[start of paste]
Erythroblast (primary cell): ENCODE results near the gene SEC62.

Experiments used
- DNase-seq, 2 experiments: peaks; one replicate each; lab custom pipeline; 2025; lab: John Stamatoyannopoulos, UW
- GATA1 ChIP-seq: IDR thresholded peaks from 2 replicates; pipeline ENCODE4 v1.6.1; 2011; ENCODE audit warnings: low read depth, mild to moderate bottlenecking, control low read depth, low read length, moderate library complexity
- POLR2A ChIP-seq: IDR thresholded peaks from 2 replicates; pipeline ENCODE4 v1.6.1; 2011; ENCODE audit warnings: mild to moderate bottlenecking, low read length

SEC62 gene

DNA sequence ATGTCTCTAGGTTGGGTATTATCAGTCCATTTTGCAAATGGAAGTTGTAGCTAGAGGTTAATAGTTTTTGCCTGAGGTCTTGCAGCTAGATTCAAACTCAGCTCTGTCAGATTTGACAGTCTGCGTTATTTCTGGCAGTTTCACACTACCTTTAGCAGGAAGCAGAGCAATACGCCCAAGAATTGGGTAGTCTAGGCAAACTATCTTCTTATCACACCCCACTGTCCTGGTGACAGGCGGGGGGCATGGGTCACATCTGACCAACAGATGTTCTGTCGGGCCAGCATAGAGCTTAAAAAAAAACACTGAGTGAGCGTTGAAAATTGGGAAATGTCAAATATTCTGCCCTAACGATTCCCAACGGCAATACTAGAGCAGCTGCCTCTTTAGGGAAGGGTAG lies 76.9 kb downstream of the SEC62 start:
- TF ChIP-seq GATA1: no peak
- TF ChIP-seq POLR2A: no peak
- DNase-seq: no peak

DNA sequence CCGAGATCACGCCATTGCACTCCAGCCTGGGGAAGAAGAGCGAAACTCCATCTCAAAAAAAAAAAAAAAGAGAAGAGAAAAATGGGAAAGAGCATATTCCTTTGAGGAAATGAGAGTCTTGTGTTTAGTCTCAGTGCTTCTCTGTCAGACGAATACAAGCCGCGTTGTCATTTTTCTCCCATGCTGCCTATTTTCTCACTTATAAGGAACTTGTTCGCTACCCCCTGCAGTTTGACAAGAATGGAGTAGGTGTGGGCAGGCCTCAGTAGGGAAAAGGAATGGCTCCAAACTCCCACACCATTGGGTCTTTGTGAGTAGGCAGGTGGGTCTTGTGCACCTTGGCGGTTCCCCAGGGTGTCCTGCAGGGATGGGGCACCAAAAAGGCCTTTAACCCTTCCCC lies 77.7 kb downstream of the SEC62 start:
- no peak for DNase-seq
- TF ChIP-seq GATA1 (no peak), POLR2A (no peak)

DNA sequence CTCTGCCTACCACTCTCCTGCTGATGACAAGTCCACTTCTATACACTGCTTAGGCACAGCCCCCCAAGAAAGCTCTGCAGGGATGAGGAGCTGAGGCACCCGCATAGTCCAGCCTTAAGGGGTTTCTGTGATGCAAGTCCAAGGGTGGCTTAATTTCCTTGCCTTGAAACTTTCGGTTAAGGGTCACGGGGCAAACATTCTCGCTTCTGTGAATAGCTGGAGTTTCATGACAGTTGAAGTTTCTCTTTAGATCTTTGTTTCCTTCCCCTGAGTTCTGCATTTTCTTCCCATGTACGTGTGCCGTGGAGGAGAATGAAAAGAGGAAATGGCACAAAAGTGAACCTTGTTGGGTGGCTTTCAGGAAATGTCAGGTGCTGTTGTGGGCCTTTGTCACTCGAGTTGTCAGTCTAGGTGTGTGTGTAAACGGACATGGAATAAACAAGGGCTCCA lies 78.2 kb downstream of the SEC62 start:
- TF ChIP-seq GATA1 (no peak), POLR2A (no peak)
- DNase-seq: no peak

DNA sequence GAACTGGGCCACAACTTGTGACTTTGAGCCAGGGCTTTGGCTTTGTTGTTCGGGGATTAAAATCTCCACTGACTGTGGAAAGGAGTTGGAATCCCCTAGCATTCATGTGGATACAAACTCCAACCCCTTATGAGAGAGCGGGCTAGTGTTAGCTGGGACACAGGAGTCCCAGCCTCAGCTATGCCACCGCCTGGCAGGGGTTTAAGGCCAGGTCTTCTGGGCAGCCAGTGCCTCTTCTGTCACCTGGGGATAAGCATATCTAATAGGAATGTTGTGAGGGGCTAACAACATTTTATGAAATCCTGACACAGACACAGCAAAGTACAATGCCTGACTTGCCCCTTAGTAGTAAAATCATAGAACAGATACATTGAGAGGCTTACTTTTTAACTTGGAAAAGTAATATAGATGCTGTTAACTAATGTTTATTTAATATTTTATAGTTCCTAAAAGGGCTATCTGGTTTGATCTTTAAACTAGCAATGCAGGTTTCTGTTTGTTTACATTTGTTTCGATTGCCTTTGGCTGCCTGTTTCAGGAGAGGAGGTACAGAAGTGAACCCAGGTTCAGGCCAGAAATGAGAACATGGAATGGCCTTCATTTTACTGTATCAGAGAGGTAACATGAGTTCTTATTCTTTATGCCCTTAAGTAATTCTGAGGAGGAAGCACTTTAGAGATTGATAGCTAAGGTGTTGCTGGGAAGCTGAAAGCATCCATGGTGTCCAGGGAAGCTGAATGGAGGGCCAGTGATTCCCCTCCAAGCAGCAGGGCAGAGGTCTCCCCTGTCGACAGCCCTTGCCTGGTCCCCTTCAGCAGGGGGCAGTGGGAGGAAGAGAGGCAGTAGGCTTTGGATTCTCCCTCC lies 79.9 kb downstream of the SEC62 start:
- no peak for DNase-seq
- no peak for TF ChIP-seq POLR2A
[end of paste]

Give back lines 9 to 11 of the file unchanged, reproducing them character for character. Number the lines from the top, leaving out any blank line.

- TF ChIP-seq POLR2A: no peak
- DNase-seq: no peak

DNA sequence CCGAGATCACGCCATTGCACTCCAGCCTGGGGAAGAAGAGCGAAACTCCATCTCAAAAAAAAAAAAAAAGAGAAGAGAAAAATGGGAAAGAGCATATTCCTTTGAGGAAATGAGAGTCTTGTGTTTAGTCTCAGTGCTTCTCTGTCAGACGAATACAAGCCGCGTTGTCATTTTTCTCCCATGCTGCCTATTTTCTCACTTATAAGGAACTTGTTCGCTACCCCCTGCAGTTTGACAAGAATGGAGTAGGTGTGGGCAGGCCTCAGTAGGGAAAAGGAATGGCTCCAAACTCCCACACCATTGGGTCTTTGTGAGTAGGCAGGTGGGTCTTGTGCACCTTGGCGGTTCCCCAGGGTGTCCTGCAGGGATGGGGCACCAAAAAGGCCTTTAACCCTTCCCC lies 77.7 kb downstream of the SEC62 start: